First, the basics. Our English word pony arrived in the mid 17th century from Scots powny. It stemmed from Middle French poulenet, little foal (French still retains related words), before that from — ironically, in the present context — Latin pullanus, the young of an animal.

At some time — which I cannot find documented — the term pony became associated with a translation or “crib” used by students to fake their way through texts like the Commentaries, The Iliad, etc. One was, essentially, “riding a pony” instead of having to translate those unfamiliar noun cases and sentences with mystifying word order.

Where Did They Get Those?

To this day, I don’t know where so many of my classmates secured those ponies. In at least one case, a guy had the one handed down from an older brother. As for the others, perhaps they were simply cleverer and more resourceful than I, seeking out translations of Caesar in some bookstore. Lacking imagination, I didn’t think of that.

In any event, I did not ride through Gaul with Caesar and the legions; I walked: slowly.

The Present Case

Why this comes to mind is because I have, at this moment, a couple of ponies on my desk to assist with deciphering not a text in Latin or Greek, but English. English, at least, of a particular stripe.

I’ve determined it’s time to try seriously to re-read James Joyce’s Ulysses. I did it once — after a fashion — not quite 50 years ago.  After dithering endlessly, I’ve decided not to go it solo, but to ride a couple of ponies.

Joyce ponies Brad Nixon 8979 680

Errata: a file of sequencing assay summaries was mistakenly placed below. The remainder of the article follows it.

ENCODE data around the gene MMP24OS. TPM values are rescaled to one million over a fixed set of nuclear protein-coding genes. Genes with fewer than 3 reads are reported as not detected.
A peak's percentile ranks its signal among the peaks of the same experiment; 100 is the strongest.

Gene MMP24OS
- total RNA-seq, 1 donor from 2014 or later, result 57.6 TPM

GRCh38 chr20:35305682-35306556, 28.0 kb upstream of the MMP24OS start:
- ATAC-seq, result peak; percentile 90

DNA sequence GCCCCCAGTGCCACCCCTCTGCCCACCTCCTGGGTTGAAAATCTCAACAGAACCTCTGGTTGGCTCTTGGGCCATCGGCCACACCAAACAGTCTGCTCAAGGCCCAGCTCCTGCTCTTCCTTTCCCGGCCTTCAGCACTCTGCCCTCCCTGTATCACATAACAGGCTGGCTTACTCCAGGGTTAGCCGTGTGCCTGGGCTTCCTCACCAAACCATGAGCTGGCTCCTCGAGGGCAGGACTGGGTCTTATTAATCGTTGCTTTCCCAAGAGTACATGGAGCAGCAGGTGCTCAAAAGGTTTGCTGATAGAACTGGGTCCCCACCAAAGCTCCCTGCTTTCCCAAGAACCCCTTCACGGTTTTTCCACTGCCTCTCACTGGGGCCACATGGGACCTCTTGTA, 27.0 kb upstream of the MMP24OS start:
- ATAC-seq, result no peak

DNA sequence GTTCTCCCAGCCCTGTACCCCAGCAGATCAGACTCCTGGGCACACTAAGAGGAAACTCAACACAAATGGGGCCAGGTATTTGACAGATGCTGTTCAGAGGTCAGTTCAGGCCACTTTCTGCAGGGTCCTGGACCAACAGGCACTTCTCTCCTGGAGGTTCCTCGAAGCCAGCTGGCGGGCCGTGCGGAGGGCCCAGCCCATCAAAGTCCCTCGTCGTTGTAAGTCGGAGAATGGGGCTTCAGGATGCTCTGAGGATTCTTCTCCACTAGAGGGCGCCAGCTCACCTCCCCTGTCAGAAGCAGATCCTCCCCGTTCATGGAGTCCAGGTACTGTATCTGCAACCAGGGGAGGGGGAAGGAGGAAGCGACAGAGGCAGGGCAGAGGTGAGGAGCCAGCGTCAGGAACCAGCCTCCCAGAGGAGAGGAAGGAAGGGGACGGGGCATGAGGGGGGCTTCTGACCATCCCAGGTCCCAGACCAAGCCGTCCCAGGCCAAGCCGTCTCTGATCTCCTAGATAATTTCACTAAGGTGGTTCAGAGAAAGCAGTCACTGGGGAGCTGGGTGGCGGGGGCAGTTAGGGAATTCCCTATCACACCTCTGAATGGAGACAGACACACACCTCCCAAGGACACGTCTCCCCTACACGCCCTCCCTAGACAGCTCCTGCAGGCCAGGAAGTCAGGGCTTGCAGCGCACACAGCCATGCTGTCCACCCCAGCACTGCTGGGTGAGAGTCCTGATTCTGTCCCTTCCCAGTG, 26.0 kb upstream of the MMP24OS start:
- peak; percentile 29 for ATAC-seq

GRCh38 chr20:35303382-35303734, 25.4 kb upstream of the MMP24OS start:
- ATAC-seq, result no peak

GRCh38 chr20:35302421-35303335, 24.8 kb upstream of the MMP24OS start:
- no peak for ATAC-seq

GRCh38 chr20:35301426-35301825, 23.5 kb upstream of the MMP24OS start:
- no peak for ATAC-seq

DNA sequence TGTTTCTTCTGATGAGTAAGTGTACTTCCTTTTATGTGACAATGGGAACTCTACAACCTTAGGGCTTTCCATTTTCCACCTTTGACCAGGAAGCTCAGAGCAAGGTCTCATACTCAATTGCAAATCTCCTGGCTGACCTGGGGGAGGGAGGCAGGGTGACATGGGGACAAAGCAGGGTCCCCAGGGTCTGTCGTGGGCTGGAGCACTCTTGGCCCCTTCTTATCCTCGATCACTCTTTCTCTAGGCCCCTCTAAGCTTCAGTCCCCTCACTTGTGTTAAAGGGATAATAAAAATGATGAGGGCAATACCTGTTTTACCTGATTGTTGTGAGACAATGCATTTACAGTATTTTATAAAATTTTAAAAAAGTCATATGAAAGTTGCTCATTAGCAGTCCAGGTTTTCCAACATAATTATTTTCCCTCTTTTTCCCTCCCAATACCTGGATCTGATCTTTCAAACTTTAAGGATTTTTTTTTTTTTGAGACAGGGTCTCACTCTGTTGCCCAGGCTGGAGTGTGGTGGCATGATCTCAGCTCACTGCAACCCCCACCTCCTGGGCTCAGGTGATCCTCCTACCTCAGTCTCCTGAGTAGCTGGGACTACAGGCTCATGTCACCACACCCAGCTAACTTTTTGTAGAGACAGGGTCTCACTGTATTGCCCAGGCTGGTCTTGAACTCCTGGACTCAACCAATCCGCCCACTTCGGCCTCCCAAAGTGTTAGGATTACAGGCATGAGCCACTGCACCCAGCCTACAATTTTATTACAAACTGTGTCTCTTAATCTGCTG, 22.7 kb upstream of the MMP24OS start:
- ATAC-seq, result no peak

One need not necessarily follow a guide. Ulysses is, after all, written in English … mostly: except for a number of Irish place names, words, phrases and songs in some other languages, including Latin. Educated by the Jesuits, Joyce probably made it through Caesar without a pony. Not to mention words Joyce invented, sometimes adaptations or portmanteau words, other times purely onomatopoetic words or … well, there are some challenges.

Joyce’s book is densely packed with multiple layers of meaning, inference and association, with a reputation for being somewhere between difficult and impenetrable. It is difficult, but not impossibly so.

One bit of background to know is that the book’s structured on a framework deriving from Homer’s Odyssey, describing the hero, Odysseus, as he spends ten years making his way back from the Trojan War.

Opening my copy of the book for the first time in decades, I encountered the document below.

Ulysses chapters 680

Produced in a now obsolete technology called mimeograph, that’s a list of Joyce’s 18 chapters, with the corresponding names of the episodes in Homer. I must have gotten that from one of my professors. Don’t worry, even the most basic summary of Ulysses will give you that information without relying on some ancient artifact.

The Big One